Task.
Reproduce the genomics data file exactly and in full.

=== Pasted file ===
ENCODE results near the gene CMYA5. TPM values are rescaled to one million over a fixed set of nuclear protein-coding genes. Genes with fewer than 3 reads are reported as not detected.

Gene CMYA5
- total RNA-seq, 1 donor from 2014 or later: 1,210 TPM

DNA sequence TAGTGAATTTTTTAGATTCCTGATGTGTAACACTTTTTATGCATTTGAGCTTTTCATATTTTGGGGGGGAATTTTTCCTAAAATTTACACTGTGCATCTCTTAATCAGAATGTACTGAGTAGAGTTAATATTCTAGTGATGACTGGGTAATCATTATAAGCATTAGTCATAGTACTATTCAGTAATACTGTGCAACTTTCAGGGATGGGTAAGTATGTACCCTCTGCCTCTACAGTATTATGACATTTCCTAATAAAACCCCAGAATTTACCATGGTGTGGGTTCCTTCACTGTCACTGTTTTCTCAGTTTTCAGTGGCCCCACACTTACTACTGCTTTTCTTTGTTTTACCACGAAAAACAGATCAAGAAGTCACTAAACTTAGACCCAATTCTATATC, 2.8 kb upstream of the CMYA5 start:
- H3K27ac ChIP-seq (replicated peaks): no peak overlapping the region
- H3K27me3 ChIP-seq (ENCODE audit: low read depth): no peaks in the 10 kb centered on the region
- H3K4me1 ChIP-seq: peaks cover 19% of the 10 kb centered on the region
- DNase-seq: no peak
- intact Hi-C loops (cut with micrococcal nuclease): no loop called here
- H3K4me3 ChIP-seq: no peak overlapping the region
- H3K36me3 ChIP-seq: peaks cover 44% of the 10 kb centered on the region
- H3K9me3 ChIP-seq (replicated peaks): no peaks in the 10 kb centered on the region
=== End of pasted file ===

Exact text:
ENCODE results near the gene CMYA5. TPM values are rescaled to one million over a fixed set of nuclear protein-coding genes. Genes with fewer than 3 reads are reported as not detected.

Gene CMYA5
- total RNA-seq, 1 donor from 2014 or later: 1,210 TPM

DNA sequence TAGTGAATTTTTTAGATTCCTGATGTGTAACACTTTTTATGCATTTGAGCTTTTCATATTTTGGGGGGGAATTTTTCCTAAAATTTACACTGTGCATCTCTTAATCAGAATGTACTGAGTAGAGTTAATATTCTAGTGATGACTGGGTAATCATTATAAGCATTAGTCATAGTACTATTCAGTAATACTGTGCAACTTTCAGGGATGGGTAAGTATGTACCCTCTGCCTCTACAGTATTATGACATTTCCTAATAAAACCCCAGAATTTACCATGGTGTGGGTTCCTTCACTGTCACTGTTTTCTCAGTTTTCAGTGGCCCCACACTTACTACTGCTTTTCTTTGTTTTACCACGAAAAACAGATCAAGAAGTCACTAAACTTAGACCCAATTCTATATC, 2.8 kb upstream of the CMYA5 start:
- H3K27ac ChIP-seq (replicated peaks): no peak overlapping the region
- H3K27me3 ChIP-seq (ENCODE audit: low read depth): no peaks in the 10 kb centered on the region
- H3K4me1 ChIP-seq: peaks cover 19% of the 10 kb centered on the region
- DNase-seq: no peak
- intact Hi-C loops (cut with micrococcal nuclease): no loop called here
- H3K4me3 ChIP-seq: no peak overlapping the region
- H3K36me3 ChIP-seq: peaks cover 44% of the 10 kb centered on the region
- H3K9me3 ChIP-seq (replicated peaks): no peaks in the 10 kb centered on the region